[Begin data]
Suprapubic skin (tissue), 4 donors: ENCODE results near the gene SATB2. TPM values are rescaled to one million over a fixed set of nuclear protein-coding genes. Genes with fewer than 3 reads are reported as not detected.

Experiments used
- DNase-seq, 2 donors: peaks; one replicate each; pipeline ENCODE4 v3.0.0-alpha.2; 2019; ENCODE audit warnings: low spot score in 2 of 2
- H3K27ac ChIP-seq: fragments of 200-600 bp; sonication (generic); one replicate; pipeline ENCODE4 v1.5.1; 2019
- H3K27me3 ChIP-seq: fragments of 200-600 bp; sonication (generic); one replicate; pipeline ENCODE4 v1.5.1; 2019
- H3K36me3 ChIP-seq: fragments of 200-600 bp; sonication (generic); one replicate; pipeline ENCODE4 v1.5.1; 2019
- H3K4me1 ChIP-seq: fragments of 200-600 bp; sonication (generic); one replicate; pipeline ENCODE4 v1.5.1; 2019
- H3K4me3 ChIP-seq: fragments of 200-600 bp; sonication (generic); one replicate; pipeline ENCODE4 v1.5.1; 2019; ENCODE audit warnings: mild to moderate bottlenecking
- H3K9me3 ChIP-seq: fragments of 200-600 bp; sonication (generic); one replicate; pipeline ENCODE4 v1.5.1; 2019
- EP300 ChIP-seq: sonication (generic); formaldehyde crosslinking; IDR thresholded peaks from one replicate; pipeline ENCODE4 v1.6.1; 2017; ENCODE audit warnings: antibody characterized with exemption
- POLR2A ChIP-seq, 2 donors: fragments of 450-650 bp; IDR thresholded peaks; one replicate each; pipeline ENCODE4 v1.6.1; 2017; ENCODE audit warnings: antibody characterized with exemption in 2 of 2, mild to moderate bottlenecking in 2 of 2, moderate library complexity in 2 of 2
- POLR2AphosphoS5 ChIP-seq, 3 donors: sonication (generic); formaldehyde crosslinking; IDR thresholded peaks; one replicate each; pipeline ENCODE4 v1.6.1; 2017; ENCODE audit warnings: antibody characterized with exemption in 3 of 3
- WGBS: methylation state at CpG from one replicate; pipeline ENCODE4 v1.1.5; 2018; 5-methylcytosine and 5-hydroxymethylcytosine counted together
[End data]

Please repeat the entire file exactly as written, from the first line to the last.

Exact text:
Suprapubic skin (tissue), 4 donors: ENCODE results near the gene SATB2. TPM values are rescaled to one million over a fixed set of nuclear protein-coding genes. Genes with fewer than 3 reads are reported as not detected.

Experiments used
- DNase-seq, 2 donors: peaks; one replicate each; pipeline ENCODE4 v3.0.0-alpha.2; 2019; ENCODE audit warnings: low spot score in 2 of 2
- H3K27ac ChIP-seq: fragments of 200-600 bp; sonication (generic); one replicate; pipeline ENCODE4 v1.5.1; 2019
- H3K27me3 ChIP-seq: fragments of 200-600 bp; sonication (generic); one replicate; pipeline ENCODE4 v1.5.1; 2019
- H3K36me3 ChIP-seq: fragments of 200-600 bp; sonication (generic); one replicate; pipeline ENCODE4 v1.5.1; 2019
- H3K4me1 ChIP-seq: fragments of 200-600 bp; sonication (generic); one replicate; pipeline ENCODE4 v1.5.1; 2019
- H3K4me3 ChIP-seq: fragments of 200-600 bp; sonication (generic); one replicate; pipeline ENCODE4 v1.5.1; 2019; ENCODE audit warnings: mild to moderate bottlenecking
- H3K9me3 ChIP-seq: fragments of 200-600 bp; sonication (generic); one replicate; pipeline ENCODE4 v1.5.1; 2019
- EP300 ChIP-seq: sonication (generic); formaldehyde crosslinking; IDR thresholded peaks from one replicate; pipeline ENCODE4 v1.6.1; 2017; ENCODE audit warnings: antibody characterized with exemption
- POLR2A ChIP-seq, 2 donors: fragments of 450-650 bp; IDR thresholded peaks; one replicate each; pipeline ENCODE4 v1.6.1; 2017; ENCODE audit warnings: antibody characterized with exemption in 2 of 2, mild to moderate bottlenecking in 2 of 2, moderate library complexity in 2 of 2
- POLR2AphosphoS5 ChIP-seq, 3 donors: sonication (generic); formaldehyde crosslinking; IDR thresholded peaks; one replicate each; pipeline ENCODE4 v1.6.1; 2017; ENCODE audit warnings: antibody characterized with exemption in 3 of 3
- WGBS: methylation state at CpG from one replicate; pipeline ENCODE4 v1.1.5; 2018; 5-methylcytosine and 5-hydroxymethylcytosine counted together